So it might be possible to defend the idea that a group has a plan and a goal, but the individuals do not. In this case, there seems clearly no need to appeal to secret agreements and conspiracies. On the other hand, we might want to say that speaking of a group as having a plan and a goal as mainly a façon de parler to indicate an effectiveness of results that may be partly a matter of individual actions and partly a matter of such factors as the fact that we imitate each other, pick up others attitudes and emotions, have explicit and implicit biases, have possibly pretty basic tendencies to preserve the status quo, easily acquire racisms, etc. You don’t need many people to get a whole country in a state of fear that “those people” might take over. And even if that doesn’t happen, the denial of resources may not be a matter of anyone’s saying “let them eat cake.” Rather, the children of outsiders may have extra cognitive loads that leave teachers with the impression that they are not very bright, companies don’t want to hire people who look so different and might be dishonest, thieves, rapists, etc (whatever is the current rumor), doctors tend not to spend the time with outsider patients and can even have these bizarre beliefs such as they feel pain less. So they get less good treatment and are more ill more often. And so on and so forth. You don’t have to posit any agreement to see prejudice systematically disadvantage people in education, employment and medicine.

    Accordingly, if the second option – the group itself is not literally an agent – is correct, then I think we are looking at multiple realizability. There are vast numbers of ways in which prejudice operates and what Apelbaum is looking at what general characteristics (several levels of generalness above individuals) have to get realized for there to be a dominance-subordination relation.

    All the discourse I’ve heard about “English only” has been full of references to power – who has to change, for example. Do “we” change for “them”??!? You mean, “we” should have to learn some foreign language to get a job in America?!?

    I think I may well not have understood what you are saying. I tend to think that at this blog we’re discussing a lot of this a lot of the time. We don’t want to posit a secret conspiricay in, e.g., philosophy, to keep non-white, non-male human beings out, but we might well want to say that it is very exclusionary.

  15. Kathryn Says:

    Re. Rob’s comment- I don’t know, but I do know that I know one young woman who wears a hijab, and her mother wears a niqab. I know another young woman who doesn’t cover, and get mother wears a hijab. I know one other who wears a hijab, and her mother does not cover. My parents are both conservative christian republicans (e.g. I grew up listening to Limbaugh, reading Rand, and going to church twice a week not counting annual church camps and retreats) and I’m now a liberal agnostic. So while I’m sure parental behavior influences children, I’m not convinced it does to the extent that would justify this sort of ban.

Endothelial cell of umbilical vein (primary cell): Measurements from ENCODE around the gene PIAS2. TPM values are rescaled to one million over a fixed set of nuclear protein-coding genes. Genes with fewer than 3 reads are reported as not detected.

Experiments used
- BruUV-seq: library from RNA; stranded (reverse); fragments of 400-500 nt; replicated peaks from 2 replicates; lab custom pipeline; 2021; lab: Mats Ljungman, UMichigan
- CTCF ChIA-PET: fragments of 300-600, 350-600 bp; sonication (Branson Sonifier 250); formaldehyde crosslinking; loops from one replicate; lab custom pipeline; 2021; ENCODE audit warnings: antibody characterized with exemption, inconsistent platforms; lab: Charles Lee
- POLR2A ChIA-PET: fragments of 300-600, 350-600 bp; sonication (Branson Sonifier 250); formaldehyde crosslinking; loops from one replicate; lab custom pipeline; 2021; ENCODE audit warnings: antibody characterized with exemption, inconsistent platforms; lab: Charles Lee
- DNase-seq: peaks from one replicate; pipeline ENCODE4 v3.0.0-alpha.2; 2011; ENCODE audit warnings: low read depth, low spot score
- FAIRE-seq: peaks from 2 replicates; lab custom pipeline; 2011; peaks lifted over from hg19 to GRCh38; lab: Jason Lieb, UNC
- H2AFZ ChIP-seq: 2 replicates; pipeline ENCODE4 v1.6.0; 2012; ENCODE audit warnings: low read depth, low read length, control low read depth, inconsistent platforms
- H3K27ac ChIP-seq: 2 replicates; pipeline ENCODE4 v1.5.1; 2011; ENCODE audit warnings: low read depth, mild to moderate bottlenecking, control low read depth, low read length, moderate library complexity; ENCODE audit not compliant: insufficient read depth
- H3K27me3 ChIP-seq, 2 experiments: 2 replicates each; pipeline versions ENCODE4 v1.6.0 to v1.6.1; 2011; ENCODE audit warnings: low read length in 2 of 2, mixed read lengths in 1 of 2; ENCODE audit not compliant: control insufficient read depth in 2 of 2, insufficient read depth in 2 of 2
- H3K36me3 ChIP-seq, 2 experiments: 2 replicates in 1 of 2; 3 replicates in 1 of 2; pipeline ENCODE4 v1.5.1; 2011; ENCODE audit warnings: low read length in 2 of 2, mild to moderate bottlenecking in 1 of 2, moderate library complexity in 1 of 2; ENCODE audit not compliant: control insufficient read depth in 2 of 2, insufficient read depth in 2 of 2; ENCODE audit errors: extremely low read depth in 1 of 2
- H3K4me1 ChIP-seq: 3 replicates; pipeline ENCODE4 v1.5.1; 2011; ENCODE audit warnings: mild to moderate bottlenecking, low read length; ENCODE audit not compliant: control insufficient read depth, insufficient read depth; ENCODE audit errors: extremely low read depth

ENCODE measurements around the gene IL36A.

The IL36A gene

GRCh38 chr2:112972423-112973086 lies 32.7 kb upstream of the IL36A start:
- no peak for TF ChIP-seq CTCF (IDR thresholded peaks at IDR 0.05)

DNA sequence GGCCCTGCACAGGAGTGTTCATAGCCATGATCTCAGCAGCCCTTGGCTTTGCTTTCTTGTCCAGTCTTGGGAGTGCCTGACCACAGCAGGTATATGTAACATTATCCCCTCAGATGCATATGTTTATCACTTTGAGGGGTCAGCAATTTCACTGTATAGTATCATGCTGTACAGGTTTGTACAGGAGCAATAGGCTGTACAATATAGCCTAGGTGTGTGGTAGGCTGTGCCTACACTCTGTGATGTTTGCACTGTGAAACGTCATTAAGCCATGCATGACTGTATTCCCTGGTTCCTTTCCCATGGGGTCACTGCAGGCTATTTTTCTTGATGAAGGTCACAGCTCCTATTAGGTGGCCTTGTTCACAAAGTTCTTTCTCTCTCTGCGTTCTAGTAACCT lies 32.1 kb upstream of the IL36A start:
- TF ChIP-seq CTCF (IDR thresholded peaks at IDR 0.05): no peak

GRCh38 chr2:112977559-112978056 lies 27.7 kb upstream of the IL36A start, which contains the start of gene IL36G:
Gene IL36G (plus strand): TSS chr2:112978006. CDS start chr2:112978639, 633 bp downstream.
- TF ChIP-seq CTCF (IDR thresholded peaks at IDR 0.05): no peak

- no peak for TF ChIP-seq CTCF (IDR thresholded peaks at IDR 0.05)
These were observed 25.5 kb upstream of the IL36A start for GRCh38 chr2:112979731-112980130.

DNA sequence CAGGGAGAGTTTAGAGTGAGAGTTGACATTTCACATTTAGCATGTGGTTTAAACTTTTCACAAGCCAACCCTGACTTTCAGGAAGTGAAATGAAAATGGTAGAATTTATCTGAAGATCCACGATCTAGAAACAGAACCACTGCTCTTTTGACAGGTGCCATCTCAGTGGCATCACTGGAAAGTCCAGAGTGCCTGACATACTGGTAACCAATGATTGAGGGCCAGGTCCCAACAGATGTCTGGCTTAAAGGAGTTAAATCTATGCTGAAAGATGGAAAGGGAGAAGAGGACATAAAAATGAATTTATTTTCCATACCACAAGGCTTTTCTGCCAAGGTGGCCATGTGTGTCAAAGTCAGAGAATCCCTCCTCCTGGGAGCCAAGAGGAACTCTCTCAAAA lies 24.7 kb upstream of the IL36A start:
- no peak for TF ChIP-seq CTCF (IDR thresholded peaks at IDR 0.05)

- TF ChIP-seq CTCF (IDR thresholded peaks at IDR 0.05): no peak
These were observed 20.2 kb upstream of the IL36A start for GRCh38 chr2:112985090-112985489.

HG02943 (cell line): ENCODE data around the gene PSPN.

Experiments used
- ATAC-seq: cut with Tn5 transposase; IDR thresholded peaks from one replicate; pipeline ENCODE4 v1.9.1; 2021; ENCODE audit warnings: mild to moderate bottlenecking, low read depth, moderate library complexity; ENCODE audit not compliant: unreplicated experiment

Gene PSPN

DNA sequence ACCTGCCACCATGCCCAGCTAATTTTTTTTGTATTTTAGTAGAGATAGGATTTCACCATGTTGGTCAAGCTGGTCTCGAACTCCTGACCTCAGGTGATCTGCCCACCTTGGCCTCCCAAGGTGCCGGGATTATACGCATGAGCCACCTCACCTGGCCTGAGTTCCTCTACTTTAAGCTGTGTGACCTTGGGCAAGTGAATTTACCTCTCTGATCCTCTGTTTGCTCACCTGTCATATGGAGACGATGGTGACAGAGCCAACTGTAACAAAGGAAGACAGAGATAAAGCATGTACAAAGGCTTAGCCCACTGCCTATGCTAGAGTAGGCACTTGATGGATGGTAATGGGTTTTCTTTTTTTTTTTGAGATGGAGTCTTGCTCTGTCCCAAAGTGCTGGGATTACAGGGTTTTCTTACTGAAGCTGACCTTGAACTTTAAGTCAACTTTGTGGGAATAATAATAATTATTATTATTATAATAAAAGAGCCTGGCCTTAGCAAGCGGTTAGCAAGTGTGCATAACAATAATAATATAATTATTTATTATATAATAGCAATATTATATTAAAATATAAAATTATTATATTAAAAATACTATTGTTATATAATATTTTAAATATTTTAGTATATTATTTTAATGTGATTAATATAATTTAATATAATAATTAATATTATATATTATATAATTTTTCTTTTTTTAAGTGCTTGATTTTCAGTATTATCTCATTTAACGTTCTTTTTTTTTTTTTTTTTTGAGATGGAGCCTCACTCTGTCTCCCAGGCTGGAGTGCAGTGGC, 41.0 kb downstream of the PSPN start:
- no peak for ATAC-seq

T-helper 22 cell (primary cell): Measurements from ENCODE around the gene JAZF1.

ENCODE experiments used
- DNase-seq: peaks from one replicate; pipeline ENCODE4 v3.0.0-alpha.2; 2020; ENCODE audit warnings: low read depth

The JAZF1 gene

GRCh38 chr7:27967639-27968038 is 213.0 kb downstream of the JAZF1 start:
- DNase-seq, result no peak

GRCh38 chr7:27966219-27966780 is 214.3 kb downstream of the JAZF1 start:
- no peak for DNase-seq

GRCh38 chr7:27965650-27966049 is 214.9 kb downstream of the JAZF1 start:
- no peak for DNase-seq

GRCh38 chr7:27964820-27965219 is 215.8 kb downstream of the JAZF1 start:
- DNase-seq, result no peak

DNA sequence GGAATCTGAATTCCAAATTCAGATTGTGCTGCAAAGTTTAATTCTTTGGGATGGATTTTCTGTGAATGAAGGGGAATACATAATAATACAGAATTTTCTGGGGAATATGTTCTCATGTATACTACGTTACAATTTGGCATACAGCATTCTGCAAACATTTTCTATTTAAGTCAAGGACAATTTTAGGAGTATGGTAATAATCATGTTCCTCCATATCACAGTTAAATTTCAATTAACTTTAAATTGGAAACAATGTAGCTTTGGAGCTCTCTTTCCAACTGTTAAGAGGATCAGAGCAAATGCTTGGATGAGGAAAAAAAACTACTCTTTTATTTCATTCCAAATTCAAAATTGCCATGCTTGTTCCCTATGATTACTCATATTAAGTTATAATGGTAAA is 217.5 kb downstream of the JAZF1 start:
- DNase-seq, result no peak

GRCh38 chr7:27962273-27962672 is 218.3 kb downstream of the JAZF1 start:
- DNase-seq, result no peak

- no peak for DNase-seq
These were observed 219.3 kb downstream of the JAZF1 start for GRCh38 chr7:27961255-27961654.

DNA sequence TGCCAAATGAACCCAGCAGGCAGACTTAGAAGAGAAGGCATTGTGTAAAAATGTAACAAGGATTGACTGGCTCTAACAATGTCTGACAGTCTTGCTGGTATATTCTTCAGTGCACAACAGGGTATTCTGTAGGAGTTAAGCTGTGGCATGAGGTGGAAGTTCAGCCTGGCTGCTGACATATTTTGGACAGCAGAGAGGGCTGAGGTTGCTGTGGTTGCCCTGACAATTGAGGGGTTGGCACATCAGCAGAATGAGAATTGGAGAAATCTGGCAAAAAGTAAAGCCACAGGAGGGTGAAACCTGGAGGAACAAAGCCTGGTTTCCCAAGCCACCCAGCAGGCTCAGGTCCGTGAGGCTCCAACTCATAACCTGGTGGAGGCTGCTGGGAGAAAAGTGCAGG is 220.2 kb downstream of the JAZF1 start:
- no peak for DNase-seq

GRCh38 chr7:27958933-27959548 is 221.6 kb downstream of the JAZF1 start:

16. sk Says:

    nicely put, jj. i might also add that some economists argue that it is not necessary to prove that individual humans engage in rational choice, e.g. cost-benefit analysis, since we can see that they behave as if they were rational actors in the aggregate, and that is the level of analysis with which most economists are concerned (though one might interrogate this “as if,” and what kind of work it is/does). similarly, it is unnecessary to define the patriarchy, or the kyriarchy, in terms of the intent of individual agents, though this is often enough an argument made against the use of concepts such as patriarchy or kyriarchy.

    thanks for the link, also – apfelbaum’s work sounds really interesting.

  17. Xena Says:

    Kathryn, I never would have guessed. I had an odd mix of conservative religious zealots and extreme rebellion in my family too. My Gran’s Belfast relatives disowned her for marrying a Protestant. He was stationed in London, where she worked during the blitz. They left for Moose Factory Island, and she continued to be a practising Catholic, and he continued to worship as an Anglican. Mom was encouraged to practise whatever religion she chose. My parents were hippies. Mom chose this huggy-fluffy protestant group she found in Yorkville, Toronto (hippie central) with a name that was trendy at the time. I can’t remember it now. It sounded vaguely Unitarian. My dad’s family is Presbyterian, but for some reason I never really understood, he became an anarchist. Synaesthetik and I were also encouraged to practise whatever religion we chose. In spite of all the information, I never managed to come to an informed decision, even about calling myself an atheist. Doomed to be free, I guess.